Life, Death, and Politics: A Run-Down Of The Abortion Debate.

Few issues have fostered such controversy as has the topic of abortion.
The participants in the abortion debate not only have firmly-fixed beliefs, but
each group has a self-designated appellation that clearly reflects what they
believe to be the essential issues. On one side, the pro-choice supporters see
individual choice as central to the debate: If a woman cannot choose to
terminate an unwanted pregnancy, a condition which affects her body and possibly
her entire life, then she has lost one of her most basic human rights. These
proponents of abortion believe that while a fetus is a potential life, its life
cannot be placed on the same level with that of a woman. On the other side, the
pro-life opponents of abortion argue that the fetus is human and therefore given
the same human rights as the mother. Stated simply, they believe that when a
society legalizes abortion, it is sanctioning murder.
In today's more industrialized societies, technology has simplified the
abortion procedure to a few basic and safe methods. Technology, however, has
also enhanced society's knowledge of the fetus. Ultrasound, fetal therapy, and
amniocentesis graphically reveal complex life before birth, and it is this
potential human life that is at the heart of the debate.
In order to form an opinion on this matter, we must first question and
define several common factors which are numerously debated.

I. When does human life begin?

Scientists identify the first moment of human life as that instant when
a sperm cell unites with an ovum or egg cell. The billions of cells that
collectively make up a human being are body cells. Unless manipulated, these
body cells are and remain what they appear to be: skin, hair, bone, muscle, and
so on. Each has some worthy function in life and performs that function until
it dies. Other rare cells, known as germ cells, have the power to transform
themselves into every other kind of human cell. The sex cells are the sperm
cells in the male and the egg cells in the female. It is only in combination
that these cells can create a fetus. The merger is complete within twelve hours,
at which time the egg is fertilized and becomes known as a "zygote," containing
the full set of forty-six chromosomes required to create a new human life. It
is at that point that life begins and should be respected with the same laws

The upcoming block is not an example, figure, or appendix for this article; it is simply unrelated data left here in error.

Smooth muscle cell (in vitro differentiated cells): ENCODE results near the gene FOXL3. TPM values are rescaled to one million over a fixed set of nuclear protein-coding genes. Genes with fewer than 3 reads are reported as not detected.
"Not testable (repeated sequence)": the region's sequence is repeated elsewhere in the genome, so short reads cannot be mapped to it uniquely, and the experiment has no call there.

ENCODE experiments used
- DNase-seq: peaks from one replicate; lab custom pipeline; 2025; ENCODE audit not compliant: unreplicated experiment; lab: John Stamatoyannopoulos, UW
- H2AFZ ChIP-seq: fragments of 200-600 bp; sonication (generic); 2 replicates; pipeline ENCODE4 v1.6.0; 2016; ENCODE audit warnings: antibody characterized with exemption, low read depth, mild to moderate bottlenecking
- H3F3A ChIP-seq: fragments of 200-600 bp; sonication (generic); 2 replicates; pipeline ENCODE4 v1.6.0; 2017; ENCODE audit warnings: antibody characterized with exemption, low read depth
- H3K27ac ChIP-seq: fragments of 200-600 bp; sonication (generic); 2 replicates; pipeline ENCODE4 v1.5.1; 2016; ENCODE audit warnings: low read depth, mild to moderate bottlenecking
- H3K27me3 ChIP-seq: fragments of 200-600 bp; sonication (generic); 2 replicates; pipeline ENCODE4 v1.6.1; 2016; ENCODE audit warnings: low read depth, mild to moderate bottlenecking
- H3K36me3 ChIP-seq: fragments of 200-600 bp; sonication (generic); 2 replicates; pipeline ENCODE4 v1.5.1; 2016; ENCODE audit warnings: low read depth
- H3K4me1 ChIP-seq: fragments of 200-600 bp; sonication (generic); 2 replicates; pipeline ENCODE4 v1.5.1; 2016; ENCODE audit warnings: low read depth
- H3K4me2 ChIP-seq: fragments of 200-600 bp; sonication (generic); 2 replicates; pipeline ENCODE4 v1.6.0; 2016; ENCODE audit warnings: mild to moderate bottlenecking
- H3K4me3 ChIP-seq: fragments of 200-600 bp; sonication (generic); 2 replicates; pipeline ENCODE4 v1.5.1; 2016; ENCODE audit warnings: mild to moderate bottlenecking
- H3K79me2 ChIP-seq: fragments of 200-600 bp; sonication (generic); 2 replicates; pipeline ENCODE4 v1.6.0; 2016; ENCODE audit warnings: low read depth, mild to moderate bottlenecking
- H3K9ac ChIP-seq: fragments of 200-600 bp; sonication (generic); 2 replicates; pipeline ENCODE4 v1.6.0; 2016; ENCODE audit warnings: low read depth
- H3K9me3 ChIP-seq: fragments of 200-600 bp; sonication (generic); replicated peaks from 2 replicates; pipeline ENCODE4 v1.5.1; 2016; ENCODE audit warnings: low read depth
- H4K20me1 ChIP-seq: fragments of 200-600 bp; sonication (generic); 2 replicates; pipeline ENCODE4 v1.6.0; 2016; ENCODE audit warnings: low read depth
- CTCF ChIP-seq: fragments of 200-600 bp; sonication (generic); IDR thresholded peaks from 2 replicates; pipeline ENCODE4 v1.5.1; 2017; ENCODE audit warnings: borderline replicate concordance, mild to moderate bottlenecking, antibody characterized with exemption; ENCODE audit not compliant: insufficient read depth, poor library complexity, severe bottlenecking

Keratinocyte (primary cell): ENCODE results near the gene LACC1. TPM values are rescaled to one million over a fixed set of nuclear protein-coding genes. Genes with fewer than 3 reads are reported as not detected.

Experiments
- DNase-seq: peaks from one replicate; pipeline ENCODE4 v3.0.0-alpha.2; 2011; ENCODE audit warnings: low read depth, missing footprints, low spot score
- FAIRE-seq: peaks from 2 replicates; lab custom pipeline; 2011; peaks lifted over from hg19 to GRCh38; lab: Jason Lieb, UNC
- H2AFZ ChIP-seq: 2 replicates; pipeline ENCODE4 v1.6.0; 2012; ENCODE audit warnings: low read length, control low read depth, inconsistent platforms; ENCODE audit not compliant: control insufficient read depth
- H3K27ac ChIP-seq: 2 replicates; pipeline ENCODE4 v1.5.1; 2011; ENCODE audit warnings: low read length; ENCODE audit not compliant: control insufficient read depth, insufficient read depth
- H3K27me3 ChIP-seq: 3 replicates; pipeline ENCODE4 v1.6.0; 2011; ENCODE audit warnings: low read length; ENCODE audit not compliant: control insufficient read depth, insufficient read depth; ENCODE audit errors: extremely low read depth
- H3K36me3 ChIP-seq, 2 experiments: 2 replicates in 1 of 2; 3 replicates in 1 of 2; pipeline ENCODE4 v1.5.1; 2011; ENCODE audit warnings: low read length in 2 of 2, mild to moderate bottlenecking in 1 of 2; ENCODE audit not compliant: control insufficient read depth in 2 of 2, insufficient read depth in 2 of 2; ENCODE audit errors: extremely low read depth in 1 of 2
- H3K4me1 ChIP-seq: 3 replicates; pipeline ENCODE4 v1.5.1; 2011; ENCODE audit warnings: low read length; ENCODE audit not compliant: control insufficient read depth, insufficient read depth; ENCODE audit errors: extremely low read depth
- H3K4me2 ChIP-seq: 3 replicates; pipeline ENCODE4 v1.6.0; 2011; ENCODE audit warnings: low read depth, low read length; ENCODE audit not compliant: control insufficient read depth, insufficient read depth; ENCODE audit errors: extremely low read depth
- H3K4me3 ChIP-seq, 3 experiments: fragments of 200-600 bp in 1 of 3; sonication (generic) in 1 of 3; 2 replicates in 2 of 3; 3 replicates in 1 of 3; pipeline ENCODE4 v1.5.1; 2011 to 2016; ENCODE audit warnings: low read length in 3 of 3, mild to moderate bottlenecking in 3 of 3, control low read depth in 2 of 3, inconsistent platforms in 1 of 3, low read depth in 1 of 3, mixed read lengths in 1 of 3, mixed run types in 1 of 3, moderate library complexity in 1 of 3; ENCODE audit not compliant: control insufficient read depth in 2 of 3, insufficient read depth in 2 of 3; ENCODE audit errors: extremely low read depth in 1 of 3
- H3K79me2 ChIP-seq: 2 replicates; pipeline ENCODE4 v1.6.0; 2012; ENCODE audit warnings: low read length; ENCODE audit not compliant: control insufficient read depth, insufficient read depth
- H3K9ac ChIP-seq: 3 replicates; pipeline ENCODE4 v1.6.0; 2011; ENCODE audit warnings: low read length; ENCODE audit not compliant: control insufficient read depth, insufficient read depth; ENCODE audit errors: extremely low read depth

that apply to us all, whether we are dependent on a womb or not. Conception
creates life and makes that life one of a kind.

The opposition would argue otherwise. To be a person, there must be
evidence of a personality. Animals contain biological characteristics, but
that does not qualify them as a person. It takes more than ten days after the
fertilization for the conceptus to become anything more than a hollow ball of
cells. During the first week, it is free-floating and not even attached to the
uterine wall. Not until the beginning of the fourth week does a heart begin to
beat, and then it is two-chambered like that of a fish. Not until the end of
the fifth week is there evidence of the beginning of formation of the cerebral
hemispheres, and they are merely hollow bubbles of cells. The possession of
forty-six chromosomes does not make a cell a person. Most of the cells of your
body contain these forty-six chromosomes, but that does not make a white
corpuscle a person! If possession of forty-six chromosomes make some thing a
person, then it would seem that possession of a different number would make
something else. A personality is formed when a baby has entered the world. It
acts and reacts to situations it is put upon and forms its opinions in that
manner. It is only then that we can consider it a unique person with a unique

II. Is abortion immoral?

Pro-life activists would argue that the taking of a human life is wrong
no matter what the circumstances or in which tri-mester it is done. The
controversy over abortion has avoided the real issue facing today's woman - her
need to grow beyond stereotypes. Whenever an individual or group realizes it
has been treated unjustly, the first reaction is anger, but often the anger is
first expressed as aggression. People outgrowing oppression have so much
stored-up bitterness, so many memories of powerlessness and so little knowledge
of how to make themselves heard, that violence toward others is the result.
The women's movement has been